Gender Equality, Economic Growth, and Women’s Agency Feminist Economics

Feminist Economics

Gender Equality, Economic Growth, and Women’s Agency: The “Monotonous Similarity” and “Endless Variety” of Patriarchal Constraints

Naila Kabeer

Macro-econometric studies on the relationship between economic growth and gender equality have found strong evidence to suggest that gender equality in measures such as education and employment makes a positive contribution to economic growth. By contrast, findings from studies into the reverse relationship, the impact of economic growth on gender equality, are generally weak and inconsistent. The highly aggregated, cross-country regressions that characterize these studies make it difficult to explain this puzzling asymmetry in impacts. Consequently, Naila Kabeer turns to studies carried out at lower levels of analysis in search of causal mechanisms that might provide an explanation. She suggests that these mechanisms are well captured by Gayle Rubin’s memorable reference to the “endless variety and monotonous similarity” of the structures of patriarchal oppression (1975: 160).

Impact of gender equality on economic growth is positive. The positive impact of gender equality on economic growth appears to reflect one aspect of the “monotonous similarity” of patriarchal relationships across the world: women’s primary responsibility for unpaid care work within the family. The most robust finding that emerges from the studies Kabeer reviewed is that an increase in women’s access to valued resources, including education and employment, is more likely to translate into investments in children’s well-being and education, and hence the productivity of future generations of workers, than similar resources in the hands of men. This positive impact can materialize, regardless of whether the increase in question is absolute or relative to men. However, their ability to contribute more directly to economic growth through their productive activities does depend on greater gender equality in access to the necessary resources and opportunities, including equality of opportunity to participate in forms of work that are counted in estimates of Gross National Product and hence in estimates of growth. Paradoxically, of course, one of the main factors holding them back from these “counted” forms of work is their disproportionate responsibility for unacknowledged and unpaid care work.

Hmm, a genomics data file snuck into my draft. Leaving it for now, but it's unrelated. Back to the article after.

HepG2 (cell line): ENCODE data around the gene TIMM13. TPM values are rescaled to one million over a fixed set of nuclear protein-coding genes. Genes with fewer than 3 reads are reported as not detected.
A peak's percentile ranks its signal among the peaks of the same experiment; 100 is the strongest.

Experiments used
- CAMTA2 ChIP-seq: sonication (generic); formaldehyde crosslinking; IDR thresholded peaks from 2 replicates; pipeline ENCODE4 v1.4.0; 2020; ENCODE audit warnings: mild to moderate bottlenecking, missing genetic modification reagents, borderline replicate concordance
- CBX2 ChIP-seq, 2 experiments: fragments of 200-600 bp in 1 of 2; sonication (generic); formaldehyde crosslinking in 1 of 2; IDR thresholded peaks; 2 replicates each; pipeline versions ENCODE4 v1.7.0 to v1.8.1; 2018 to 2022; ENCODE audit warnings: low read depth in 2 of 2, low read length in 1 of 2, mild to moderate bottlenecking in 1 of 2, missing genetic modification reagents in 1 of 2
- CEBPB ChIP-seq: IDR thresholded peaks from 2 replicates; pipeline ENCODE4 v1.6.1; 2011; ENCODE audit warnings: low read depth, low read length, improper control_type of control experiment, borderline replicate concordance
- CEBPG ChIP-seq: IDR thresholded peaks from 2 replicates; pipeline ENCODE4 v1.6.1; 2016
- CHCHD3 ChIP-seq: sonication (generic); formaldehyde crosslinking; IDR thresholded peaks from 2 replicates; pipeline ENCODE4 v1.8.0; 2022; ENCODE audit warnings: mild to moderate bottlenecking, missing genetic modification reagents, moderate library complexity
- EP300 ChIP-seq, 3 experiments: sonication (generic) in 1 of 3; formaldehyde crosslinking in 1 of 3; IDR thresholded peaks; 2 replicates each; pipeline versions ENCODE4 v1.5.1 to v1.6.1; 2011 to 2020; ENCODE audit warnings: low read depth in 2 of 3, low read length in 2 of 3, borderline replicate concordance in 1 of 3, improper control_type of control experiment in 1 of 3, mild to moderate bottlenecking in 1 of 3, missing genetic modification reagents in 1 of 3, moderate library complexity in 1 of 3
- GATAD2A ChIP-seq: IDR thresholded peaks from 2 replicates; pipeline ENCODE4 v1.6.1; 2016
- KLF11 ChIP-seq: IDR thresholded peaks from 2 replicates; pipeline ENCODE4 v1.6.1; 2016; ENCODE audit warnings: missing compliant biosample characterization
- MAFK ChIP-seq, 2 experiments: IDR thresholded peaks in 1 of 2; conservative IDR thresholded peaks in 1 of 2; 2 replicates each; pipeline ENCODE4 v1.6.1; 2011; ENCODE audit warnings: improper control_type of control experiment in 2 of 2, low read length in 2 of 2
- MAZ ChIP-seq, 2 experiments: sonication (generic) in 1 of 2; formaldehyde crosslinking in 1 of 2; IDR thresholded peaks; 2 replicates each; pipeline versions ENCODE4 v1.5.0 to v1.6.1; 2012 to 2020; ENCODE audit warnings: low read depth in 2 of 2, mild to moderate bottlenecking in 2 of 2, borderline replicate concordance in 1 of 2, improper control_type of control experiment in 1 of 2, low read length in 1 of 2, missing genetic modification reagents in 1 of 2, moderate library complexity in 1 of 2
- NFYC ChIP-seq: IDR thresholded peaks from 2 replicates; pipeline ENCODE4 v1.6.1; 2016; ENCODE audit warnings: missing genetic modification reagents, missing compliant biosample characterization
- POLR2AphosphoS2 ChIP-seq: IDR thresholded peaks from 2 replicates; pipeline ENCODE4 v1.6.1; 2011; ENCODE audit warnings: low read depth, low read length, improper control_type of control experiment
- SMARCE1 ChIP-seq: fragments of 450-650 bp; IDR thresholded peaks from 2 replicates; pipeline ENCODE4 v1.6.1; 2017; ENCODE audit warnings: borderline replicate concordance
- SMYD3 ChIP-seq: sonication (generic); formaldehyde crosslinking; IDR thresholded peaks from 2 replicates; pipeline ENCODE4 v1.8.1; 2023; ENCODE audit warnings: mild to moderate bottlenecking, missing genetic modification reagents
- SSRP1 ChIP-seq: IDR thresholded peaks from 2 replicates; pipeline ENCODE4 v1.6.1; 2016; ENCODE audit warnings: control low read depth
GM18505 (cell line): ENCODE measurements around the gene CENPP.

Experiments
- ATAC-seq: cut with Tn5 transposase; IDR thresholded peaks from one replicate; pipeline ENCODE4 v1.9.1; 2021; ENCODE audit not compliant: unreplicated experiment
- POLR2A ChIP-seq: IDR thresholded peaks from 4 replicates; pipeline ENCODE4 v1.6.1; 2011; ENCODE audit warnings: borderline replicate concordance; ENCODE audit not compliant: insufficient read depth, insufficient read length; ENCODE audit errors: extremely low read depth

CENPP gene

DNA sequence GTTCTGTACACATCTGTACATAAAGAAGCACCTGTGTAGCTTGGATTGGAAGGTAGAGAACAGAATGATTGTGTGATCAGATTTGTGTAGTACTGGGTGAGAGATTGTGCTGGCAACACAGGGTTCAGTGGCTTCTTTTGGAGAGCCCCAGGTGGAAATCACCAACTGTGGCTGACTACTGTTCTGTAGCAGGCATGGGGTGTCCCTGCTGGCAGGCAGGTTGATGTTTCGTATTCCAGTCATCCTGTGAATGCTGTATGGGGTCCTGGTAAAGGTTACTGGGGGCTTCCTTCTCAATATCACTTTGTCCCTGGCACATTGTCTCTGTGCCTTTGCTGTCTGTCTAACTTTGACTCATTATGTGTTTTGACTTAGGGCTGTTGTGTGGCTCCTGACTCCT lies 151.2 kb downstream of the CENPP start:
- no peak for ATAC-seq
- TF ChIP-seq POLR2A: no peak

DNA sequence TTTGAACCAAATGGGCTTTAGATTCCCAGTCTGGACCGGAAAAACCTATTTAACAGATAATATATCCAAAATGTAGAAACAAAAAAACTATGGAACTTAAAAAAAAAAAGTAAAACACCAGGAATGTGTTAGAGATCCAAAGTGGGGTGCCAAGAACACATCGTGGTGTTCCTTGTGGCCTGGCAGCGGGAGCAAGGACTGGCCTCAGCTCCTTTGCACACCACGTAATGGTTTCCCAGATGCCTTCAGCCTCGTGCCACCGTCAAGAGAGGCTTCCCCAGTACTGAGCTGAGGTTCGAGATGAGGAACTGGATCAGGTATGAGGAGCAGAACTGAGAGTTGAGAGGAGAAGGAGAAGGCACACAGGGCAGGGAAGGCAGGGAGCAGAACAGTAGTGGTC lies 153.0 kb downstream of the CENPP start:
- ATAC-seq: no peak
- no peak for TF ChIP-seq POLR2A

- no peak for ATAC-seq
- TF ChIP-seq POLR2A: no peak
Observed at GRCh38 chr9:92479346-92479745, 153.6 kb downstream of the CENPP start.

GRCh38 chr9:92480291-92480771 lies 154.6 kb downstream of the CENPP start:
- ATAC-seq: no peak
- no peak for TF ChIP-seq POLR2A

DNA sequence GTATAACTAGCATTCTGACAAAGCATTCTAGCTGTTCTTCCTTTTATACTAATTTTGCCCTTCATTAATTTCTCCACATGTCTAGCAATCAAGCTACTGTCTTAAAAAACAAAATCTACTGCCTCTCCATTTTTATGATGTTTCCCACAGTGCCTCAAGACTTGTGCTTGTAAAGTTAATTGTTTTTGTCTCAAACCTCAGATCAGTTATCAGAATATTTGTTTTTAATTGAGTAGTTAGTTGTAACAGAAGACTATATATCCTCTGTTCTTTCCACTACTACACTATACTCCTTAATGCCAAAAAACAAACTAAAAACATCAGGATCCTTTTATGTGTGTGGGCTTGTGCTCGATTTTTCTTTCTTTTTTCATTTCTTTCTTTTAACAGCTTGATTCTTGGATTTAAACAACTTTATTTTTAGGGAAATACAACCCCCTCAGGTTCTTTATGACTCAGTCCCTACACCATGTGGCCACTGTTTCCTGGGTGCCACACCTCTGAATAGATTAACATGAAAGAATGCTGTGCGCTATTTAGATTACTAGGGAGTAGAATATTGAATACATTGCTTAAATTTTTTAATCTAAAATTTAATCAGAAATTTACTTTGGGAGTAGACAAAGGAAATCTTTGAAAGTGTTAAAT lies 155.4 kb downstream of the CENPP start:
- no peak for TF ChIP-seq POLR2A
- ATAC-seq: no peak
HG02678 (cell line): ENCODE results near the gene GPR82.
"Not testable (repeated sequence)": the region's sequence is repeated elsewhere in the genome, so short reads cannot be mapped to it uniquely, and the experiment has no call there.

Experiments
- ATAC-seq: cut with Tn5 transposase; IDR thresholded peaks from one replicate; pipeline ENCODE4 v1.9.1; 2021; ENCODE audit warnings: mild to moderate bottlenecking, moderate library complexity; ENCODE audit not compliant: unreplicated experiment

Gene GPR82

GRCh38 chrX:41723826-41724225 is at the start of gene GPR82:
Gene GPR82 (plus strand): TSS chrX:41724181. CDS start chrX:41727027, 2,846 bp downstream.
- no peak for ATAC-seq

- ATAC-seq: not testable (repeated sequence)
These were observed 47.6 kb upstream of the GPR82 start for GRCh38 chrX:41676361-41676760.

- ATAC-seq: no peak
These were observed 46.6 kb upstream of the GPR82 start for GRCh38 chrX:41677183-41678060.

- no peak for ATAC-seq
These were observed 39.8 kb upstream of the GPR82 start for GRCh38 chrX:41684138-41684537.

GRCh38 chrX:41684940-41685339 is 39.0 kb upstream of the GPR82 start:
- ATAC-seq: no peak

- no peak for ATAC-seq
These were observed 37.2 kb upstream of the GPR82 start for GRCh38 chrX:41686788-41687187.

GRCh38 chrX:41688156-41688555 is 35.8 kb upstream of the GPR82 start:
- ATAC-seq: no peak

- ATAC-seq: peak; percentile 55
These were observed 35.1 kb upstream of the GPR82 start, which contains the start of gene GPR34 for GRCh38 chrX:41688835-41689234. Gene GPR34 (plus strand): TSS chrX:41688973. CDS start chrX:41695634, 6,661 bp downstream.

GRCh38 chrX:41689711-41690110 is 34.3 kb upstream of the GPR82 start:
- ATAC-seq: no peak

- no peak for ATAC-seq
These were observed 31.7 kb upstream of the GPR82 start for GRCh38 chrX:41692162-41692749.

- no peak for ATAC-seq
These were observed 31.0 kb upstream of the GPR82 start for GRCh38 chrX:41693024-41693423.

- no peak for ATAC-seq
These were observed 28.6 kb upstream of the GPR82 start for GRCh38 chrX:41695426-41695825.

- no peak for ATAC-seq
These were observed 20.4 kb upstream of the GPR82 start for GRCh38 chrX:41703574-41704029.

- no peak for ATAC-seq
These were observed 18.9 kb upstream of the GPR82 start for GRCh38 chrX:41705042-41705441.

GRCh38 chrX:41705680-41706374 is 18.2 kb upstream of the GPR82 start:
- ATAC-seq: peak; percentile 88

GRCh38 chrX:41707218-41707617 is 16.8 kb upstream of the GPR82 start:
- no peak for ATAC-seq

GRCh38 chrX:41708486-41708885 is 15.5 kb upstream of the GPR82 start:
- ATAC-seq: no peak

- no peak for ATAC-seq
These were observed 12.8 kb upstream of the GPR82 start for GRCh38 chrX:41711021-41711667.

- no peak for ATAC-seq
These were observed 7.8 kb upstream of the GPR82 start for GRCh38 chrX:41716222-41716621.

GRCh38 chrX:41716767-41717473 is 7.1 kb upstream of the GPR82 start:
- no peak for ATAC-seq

Impact of economic growth on gender equality is varied. Turning to the reverse relationship, the impact of economic growth on gender equality, Kabeer suggests a number of reasons why it appears to be less consistent. The first is that it is the patterns, rather than the pace, of growth that determine the gender distribution of new economic opportunities. For instance, growth that is based on capital-intensive, extractive industries, such as oil and timber, is more likely to generate male-dominated employment opportunities while labor-intensive, export-oriented growth is more likely to favor women. The second is that the state has played a greater role in some countries than others in actively redistributing the gains from growth through, for instance, legislative reform and social expenditure. And finally, to go back to Rubin’s phrase, the impact of growth on gender equality is mediated by the “endless variety” of patriarchal structures across the world, some of which make it more possible than others for women to exercise voice and agency in claiming their share of the gains from growth.

The upshot. Kabeer argues that as long as women continue to take disproportionate responsibility for the unpaid work of caring for their family members, thereby reproducing their country’s labor force, they will make a positive contribution to growth. But as long as this work is not acknowledged and distributed more fairly, their ability to benefit from the processes of growth will continue to lag behind that of men. Women’s gains from growth are greater where job growth favors, or at least does not discriminate against, women, the state pursues redistributive policies, and patriarchal constraints are weaker.


Rubin, Gail. 1975. “The Traffic in Women: Notes on the ‘Political Economy’ of Sex.” In Toward an Anthropology of Women, edited by Rayna R. Reiter, 157–210. New York: Monthly Review Press.

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